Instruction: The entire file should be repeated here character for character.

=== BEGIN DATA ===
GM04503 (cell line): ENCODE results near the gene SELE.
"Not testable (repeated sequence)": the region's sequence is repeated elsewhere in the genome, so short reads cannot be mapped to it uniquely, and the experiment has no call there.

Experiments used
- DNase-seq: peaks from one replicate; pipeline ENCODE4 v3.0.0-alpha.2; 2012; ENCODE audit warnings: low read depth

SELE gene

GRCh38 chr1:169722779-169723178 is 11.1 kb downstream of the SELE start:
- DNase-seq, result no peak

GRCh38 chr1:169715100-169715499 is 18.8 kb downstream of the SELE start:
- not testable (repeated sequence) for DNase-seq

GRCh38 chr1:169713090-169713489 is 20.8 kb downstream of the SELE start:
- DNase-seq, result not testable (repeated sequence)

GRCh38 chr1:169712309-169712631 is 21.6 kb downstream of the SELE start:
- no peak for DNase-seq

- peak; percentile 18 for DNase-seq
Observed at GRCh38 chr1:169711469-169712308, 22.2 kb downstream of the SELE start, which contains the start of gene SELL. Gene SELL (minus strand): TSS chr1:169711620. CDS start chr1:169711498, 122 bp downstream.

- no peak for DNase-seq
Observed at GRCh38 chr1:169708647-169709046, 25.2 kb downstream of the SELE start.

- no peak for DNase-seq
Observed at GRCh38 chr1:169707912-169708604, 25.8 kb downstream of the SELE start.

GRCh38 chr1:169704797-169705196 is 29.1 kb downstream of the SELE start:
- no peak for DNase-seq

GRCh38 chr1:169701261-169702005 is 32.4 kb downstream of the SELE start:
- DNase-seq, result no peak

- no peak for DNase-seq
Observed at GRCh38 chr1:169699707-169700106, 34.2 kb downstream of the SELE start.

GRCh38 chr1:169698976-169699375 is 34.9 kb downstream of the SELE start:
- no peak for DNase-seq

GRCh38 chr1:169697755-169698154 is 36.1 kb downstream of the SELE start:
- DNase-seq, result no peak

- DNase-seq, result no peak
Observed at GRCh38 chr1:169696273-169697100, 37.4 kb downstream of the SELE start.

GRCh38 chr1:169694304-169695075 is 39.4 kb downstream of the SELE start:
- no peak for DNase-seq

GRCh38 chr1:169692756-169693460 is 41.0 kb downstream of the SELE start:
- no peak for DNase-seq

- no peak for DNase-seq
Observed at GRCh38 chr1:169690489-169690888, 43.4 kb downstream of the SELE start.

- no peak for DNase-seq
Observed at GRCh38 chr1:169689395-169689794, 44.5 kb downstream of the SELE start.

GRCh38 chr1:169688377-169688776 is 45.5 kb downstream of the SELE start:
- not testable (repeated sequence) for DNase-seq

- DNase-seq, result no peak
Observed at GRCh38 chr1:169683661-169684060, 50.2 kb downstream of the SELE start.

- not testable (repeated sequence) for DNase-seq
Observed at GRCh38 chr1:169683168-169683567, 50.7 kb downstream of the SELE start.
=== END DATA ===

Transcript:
GM04503 (cell line): ENCODE results near the gene SELE.
"Not testable (repeated sequence)": the region's sequence is repeated elsewhere in the genome, so short reads cannot be mapped to it uniquely, and the experiment has no call there.

Experiments used
- DNase-seq: peaks from one replicate; pipeline ENCODE4 v3.0.0-alpha.2; 2012; ENCODE audit warnings: low read depth

SELE gene

GRCh38 chr1:169722779-169723178 is 11.1 kb downstream of the SELE start:
- DNase-seq, result no peak

GRCh38 chr1:169715100-169715499 is 18.8 kb downstream of the SELE start:
- not testable (repeated sequence) for DNase-seq

GRCh38 chr1:169713090-169713489 is 20.8 kb downstream of the SELE start:
- DNase-seq, result not testable (repeated sequence)

GRCh38 chr1:169712309-169712631 is 21.6 kb downstream of the SELE start:
- no peak for DNase-seq

- peak; percentile 18 for DNase-seq
Observed at GRCh38 chr1:169711469-169712308, 22.2 kb downstream of the SELE start, which contains the start of gene SELL. Gene SELL (minus strand): TSS chr1:169711620. CDS start chr1:169711498, 122 bp downstream.

- no peak for DNase-seq
Observed at GRCh38 chr1:169708647-169709046, 25.2 kb downstream of the SELE start.

- no peak for DNase-seq
Observed at GRCh38 chr1:169707912-169708604, 25.8 kb downstream of the SELE start.

GRCh38 chr1:169704797-169705196 is 29.1 kb downstream of the SELE start:
- no peak for DNase-seq

GRCh38 chr1:169701261-169702005 is 32.4 kb downstream of the SELE start:
- DNase-seq, result no peak

- no peak for DNase-seq
Observed at GRCh38 chr1:169699707-169700106, 34.2 kb downstream of the SELE start.

GRCh38 chr1:169698976-169699375 is 34.9 kb downstream of the SELE start:
- no peak for DNase-seq

GRCh38 chr1:169697755-169698154 is 36.1 kb downstream of the SELE start:
- DNase-seq, result no peak

- DNase-seq, result no peak
Observed at GRCh38 chr1:169696273-169697100, 37.4 kb downstream of the SELE start.

GRCh38 chr1:169694304-169695075 is 39.4 kb downstream of the SELE start:
- no peak for DNase-seq

GRCh38 chr1:169692756-169693460 is 41.0 kb downstream of the SELE start:
- no peak for DNase-seq

- no peak for DNase-seq
Observed at GRCh38 chr1:169690489-169690888, 43.4 kb downstream of the SELE start.

- no peak for DNase-seq
Observed at GRCh38 chr1:169689395-169689794, 44.5 kb downstream of the SELE start.

GRCh38 chr1:169688377-169688776 is 45.5 kb downstream of the SELE start:
- not testable (repeated sequence) for DNase-seq

- DNase-seq, result no peak
Observed at GRCh38 chr1:169683661-169684060, 50.2 kb downstream of the SELE start.

- not testable (repeated sequence) for DNase-seq
Observed at GRCh38 chr1:169683168-169683567, 50.7 kb downstream of the SELE start.